• Natasha Gradov

Growing Older Doesn't Automatically Mean You'll Get Fat, According to Science


One of the most frustrating things about getting older is when the pounds pile up along with the years. Keeping weight off can be a challenge, even when you aren't eating more or exercising less.

But don't be discouraged. Aging may be inevitable, but getting fatter need not be.

Obesity affects about 40 percent of American adults, including the young and middle aged, an estimated 93.3 million adults, according to the Centers for Disease Control and Prevention.

It is a serious public health problem, raising the risk of Type 2 diabetes, heart disease, stroke and certain cancers.

One big reason we gain weight as we get older is because we gradually lose muscle mass, about 1 percent every year.

This causes a decrease in our basal metabolic rate, that is, the process of burning calories while we are at rest. The lower the metabolic rate, the fewer calories we burn.

"It may be imperceptible year to year, but compare the amount of muscle mass with the average 80-year-old to the average 20-year-old and it becomes more apparent," says Hensrud, also medical director of the Mayo Clinic's Healthy Living Program.

"The greater the amount of muscle mass we have, the greater our resting metabolic rate."

Also, spontaneous physical activity - separate from exercise - often ebbs with age, he says.

"In general, the average 80-year-old will move less in small and big ways throughout the day compared to the average 20-year-old," Hensrud says.

"And exercise, separate from daily activity, probably declines, although that only affects in a large way the smaller proportion of people who exercise regularly."

"This will also impact metabolic rate."

Changes in hormones - declines in testosterone in men and estrogen and progesterone in women - also can affect weight. But it's a false assumption that postmenopausal women gain more weight than men, Hensrud says.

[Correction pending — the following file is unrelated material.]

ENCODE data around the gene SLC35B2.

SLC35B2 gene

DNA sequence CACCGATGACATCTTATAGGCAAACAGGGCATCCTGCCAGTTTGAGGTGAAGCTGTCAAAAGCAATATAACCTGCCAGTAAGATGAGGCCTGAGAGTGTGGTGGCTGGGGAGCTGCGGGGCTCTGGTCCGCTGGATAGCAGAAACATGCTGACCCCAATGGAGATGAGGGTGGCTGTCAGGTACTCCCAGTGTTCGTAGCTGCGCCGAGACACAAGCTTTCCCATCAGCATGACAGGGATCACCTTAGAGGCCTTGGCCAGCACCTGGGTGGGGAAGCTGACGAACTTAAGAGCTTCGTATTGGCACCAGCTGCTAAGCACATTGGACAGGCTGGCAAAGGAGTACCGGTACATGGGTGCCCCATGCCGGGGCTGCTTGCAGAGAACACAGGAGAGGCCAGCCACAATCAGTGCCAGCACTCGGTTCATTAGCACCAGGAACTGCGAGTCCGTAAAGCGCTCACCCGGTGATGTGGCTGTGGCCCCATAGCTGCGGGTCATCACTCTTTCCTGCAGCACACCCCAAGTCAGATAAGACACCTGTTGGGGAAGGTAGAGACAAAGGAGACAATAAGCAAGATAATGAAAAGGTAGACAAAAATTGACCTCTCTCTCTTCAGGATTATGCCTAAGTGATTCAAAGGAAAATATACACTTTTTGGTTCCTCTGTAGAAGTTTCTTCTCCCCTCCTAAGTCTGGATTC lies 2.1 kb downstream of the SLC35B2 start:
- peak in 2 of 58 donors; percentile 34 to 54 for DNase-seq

Rather, both sexes gain, but weight tends to redistribute in women more quickly than in men, often ending up in the abdomen - one reason for this misperception.

"Weight gain seems to affect men and women similarly," he says, typically about a pound or more annually, often between Thanksgiving and New Year's.

"This doesn't seem like much, but on a population-wide basis it adds up to quite a bit," he says.

"It is cumulative. It stays on. So, after 20 or 30 years, it adds up. During menopause, weight gain [in both sexes] is about the same. But [in women] weight shifts more toward the abdominal region, so it appears to be greater weight gain. The same thing happens in men - greater weight gain with age in the abdominal region - but it occurs more gradually."

Researchers studied the fat cells in 54 men and women during a 13-year span, and all of them showed declines in their rate of lipid turnover.

The results indicate that processes in the fat tissue "regulate changes in body weight during aging in a way that is independent of other factors," says Peter Arner.

Experts suggest people keep exercising regularly, monitor calories, lift weights and move throughout the day, avoiding sitting as much as possible.

The good news is that weight gain seems to stabilize after the mid-60s, in part because people often eat less when they get older, Hensrud says.


By Marlene Cimons

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